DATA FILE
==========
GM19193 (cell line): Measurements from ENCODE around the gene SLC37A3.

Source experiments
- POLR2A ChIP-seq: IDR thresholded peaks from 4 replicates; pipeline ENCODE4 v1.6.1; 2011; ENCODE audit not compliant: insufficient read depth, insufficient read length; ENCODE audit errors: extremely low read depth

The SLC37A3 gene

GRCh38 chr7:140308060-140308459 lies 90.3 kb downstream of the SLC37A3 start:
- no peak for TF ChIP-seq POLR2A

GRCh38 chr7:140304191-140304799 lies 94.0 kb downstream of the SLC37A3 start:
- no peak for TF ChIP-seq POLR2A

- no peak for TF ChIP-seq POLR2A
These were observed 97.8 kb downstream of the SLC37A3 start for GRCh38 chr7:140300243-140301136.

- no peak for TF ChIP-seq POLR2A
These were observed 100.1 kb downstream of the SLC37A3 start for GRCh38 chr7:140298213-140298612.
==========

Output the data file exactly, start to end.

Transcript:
GM19193 (cell line): Measurements from ENCODE around the gene SLC37A3.

Source experiments
- POLR2A ChIP-seq: IDR thresholded peaks from 4 replicates; pipeline ENCODE4 v1.6.1; 2011; ENCODE audit not compliant: insufficient read depth, insufficient read length; ENCODE audit errors: extremely low read depth

The SLC37A3 gene

GRCh38 chr7:140308060-140308459 lies 90.3 kb downstream of the SLC37A3 start:
- no peak for TF ChIP-seq POLR2A

GRCh38 chr7:140304191-140304799 lies 94.0 kb downstream of the SLC37A3 start:
- no peak for TF ChIP-seq POLR2A

- no peak for TF ChIP-seq POLR2A
These were observed 97.8 kb downstream of the SLC37A3 start for GRCh38 chr7:140300243-140301136.

- no peak for TF ChIP-seq POLR2A
These were observed 100.1 kb downstream of the SLC37A3 start for GRCh38 chr7:140298213-140298612.